In yet the latest shakeup within the cryptocurrency ecosystem, the United States SEC has put a muffle on crypto staking. Using online exchange Kraken as a sacrificial lamb, this move is intended to provide the community with a greater sense of clarity.
However, it’s just as likely to lead to significant headaches for similar platforms. What implications might the Kraken clampdown cause and could we soon witness yet further market fallout? Let’s examine what the pros at Crypto Lists have to say.
What’s the Deal with Crypto Staking?
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Crypto staking refers to the process of tying up one’s assets for a relatively long period of time in order to ensure the functionality of a blockchain. As a result, users will be provided with predictable yields (similar in some ways to a high-interest savings account).
At first glance, staking actually makes a good deal of sense. Similar to investing in an IPO before flotation, this strategy should (in theory) provide users with stable returns while allowing them to get in on the “ground floor” of an emerging blockchain. The problem here is that the Securities and Exchange Commission has expressed concerns over the transparency (yes… that word once again) of such opportunities.
Release the Kraken?
The SEC recently chose to dig its teeth into Kraken; an online crypto exchange founded in 2011 that caters to clients based out of the United States. SEC officials claim that Kraken failed to provide its customers with full disclosure and that it did not register the program with the proper authorities. As a result, the firm will now be forced to pay a tidy $30 million dollars in restitution to the commission itself.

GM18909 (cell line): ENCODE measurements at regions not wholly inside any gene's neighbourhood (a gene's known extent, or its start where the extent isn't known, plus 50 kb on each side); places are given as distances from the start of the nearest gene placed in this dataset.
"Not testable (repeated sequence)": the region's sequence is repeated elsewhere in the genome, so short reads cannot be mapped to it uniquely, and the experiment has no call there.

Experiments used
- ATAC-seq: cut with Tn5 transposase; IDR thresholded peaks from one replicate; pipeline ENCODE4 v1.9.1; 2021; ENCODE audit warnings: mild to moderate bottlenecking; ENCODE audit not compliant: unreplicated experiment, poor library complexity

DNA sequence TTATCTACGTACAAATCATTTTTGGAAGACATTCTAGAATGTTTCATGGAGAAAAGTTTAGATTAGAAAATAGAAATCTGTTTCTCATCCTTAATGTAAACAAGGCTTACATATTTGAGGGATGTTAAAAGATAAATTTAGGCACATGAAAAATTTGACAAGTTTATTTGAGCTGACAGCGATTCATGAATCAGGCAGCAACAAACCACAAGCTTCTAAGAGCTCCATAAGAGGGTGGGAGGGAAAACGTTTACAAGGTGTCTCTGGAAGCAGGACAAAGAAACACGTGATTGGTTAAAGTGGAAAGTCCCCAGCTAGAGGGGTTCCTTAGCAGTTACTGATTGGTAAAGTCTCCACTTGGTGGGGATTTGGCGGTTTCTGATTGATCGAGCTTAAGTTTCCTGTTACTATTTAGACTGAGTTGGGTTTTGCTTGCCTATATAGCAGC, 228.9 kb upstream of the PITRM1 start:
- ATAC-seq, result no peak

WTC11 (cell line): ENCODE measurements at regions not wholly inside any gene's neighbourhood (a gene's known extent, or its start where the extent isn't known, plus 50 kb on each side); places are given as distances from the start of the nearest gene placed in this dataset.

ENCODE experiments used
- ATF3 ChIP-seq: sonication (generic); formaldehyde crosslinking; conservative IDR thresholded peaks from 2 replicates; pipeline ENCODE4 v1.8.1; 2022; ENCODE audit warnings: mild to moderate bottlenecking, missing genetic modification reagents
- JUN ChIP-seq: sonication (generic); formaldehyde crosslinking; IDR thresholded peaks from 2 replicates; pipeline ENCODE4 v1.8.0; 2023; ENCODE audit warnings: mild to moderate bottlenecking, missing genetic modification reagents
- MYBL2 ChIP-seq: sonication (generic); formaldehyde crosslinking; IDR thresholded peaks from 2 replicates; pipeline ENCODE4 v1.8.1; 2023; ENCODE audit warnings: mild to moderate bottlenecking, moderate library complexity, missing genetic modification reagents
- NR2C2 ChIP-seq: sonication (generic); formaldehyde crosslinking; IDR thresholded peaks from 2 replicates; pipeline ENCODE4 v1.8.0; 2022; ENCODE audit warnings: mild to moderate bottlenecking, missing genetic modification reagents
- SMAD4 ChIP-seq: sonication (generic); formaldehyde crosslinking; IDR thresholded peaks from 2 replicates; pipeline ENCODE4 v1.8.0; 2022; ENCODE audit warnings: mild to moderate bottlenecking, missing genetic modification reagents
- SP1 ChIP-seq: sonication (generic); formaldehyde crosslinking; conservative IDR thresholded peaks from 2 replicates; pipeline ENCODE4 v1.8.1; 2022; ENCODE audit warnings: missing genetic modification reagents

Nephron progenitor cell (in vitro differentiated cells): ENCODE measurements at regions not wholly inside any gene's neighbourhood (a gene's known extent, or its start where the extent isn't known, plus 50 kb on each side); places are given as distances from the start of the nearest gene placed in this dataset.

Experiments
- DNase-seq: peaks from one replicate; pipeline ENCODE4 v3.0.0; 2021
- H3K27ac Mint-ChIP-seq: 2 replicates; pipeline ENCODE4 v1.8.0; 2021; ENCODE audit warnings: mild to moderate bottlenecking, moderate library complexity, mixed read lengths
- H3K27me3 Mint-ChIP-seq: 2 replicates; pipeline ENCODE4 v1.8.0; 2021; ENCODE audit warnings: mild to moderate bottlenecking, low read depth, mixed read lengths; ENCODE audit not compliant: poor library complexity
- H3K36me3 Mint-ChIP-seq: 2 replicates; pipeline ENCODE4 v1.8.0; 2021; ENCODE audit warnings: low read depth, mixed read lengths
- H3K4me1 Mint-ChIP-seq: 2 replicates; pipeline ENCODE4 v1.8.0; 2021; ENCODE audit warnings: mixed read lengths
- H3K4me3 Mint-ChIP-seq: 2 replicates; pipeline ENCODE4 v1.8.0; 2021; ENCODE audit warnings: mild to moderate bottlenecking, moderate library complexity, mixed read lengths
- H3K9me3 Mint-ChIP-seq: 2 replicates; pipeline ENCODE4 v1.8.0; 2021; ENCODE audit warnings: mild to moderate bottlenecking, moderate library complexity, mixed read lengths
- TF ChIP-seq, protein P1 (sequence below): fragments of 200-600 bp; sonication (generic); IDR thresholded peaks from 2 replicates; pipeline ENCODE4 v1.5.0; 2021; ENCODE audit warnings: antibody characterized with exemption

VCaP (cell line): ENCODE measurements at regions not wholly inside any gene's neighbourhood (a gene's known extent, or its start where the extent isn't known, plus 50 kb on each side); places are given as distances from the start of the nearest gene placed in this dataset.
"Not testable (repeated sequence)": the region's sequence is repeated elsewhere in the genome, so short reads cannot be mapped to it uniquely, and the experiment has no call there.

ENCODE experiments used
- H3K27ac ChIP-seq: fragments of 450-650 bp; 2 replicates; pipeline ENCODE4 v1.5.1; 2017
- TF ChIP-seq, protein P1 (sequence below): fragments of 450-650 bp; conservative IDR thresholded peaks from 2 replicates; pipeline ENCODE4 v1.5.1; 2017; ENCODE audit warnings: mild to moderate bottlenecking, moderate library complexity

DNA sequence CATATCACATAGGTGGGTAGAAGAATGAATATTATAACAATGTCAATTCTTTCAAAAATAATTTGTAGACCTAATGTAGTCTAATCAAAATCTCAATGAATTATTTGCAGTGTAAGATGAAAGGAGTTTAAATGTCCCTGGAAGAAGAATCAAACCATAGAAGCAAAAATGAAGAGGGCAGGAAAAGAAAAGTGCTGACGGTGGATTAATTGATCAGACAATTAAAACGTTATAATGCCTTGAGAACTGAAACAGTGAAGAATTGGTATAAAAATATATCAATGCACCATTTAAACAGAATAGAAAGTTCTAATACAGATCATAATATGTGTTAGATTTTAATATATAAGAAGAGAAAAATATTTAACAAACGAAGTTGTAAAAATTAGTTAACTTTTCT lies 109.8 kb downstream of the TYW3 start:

Basically, the SEC stated that proof-of-stake blockchains must supply details such as how the company in question intends to protect the staked assets of its clients. This seems to make sense in some ways when we consider the marketing-laden terms such as “rewards”, “earn” and “APY” that are often used to promote blockchain staking.
Let’s also remember that Kraken promised its staked customers returns of up to 20 percent per annum if they locked up their funds for a predetermined period of time. Not only might this appear too good to be true, but we’re forced to wonder what would happen if Kraken failed to deliver on such promises. The result is that Kraken will end its crypto staking program in the US alongside the financial penalty.
We’re now forced to ask an important question. Was this a one-off penalty designed to encourage blockchains to voluntarily comply with SEC staking guidelines or might we soon witness other firms falling under such a decidedly unwelcome spotlight?
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Does this Move Make Sense?
For better or for worse, blockchains and cryptocurrencies in general have always been about providing investors novel ways to enjoy a high ROI and to become involved with a decentralized trading platform. It seems as if the SEC wishes to further clamp down on such levels of flexibility. Having said this, staking does indeed pose several inherent risks such as:
- A lack of liquidity.
- Relatively high minimum stakes.
- A loss of asset value due to unforeseen market volatility.
- Slashing (firms that are forced to liquidate a portion of their existing capital due to regulatory violations).
In any of these circumstances, it’s clear to see that investors need to be properly informed in advance. So, some of the concerns expressed by the SEC are actually valid.
Potential Market Implications
We’re left to wonder about the future of crypto staking in the United States. If we assume that further restrictions will be implemented, it’s only logical to assume that such operations will look elsewhere to ply their trade. This could stifle domestic markets in the US and lead to an exodus of traders who are looking to leverage long-term growth.
On the other side of the coin, it’s also clear to understand why companies need to back up promises with the relevant terms and conditions. This has already been well established within the traditional investment community. There’s no reason to see why the cryptocurrency ecosystem should be any different.
A ban on crypto staking could spell disaster for blockchains which rely upon this strategy to raise capital. In the same respect, it’s also apparent that transparency is vital for the traders themselves. The main question is whether or not we can find a balance between “buyer beware” and long-term crypto rewards.
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